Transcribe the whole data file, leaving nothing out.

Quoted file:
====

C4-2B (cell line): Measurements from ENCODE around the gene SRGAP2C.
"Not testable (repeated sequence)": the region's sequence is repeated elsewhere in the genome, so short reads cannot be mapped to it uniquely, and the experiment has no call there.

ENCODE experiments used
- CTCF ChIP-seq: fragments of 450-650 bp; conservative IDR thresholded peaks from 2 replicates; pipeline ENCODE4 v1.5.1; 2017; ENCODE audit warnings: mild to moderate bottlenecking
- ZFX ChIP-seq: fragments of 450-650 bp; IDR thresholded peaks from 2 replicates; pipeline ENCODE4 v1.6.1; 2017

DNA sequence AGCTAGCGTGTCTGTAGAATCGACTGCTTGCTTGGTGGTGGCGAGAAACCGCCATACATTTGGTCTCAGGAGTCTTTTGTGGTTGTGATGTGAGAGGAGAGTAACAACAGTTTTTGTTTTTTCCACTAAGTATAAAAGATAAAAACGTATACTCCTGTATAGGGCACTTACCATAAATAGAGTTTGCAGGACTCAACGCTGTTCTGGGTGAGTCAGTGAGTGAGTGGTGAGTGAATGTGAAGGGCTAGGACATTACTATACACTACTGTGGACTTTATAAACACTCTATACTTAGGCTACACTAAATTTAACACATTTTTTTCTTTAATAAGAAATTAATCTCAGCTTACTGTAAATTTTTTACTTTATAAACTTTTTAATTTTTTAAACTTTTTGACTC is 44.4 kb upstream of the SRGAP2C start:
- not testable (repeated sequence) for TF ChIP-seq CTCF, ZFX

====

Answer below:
C4-2B (cell line): Measurements from ENCODE around the gene SRGAP2C.
"Not testable (repeated sequence)": the region's sequence is repeated elsewhere in the genome, so short reads cannot be mapped to it uniquely, and the experiment has no call there.

ENCODE experiments used
- CTCF ChIP-seq: fragments of 450-650 bp; conservative IDR thresholded peaks from 2 replicates; pipeline ENCODE4 v1.5.1; 2017; ENCODE audit warnings: mild to moderate bottlenecking
- ZFX ChIP-seq: fragments of 450-650 bp; IDR thresholded peaks from 2 replicates; pipeline ENCODE4 v1.6.1; 2017

DNA sequence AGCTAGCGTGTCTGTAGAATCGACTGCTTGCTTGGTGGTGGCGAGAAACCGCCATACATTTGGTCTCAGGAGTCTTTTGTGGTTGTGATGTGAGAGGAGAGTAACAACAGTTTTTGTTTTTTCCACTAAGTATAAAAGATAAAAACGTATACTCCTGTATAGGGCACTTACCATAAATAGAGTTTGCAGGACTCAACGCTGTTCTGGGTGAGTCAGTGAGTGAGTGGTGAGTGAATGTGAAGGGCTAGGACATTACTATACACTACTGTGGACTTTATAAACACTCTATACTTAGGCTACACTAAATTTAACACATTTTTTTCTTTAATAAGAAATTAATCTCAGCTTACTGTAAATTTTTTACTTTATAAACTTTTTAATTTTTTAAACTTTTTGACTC is 44.4 kb upstream of the SRGAP2C start:
- not testable (repeated sequence) for TF ChIP-seq CTCF, ZFX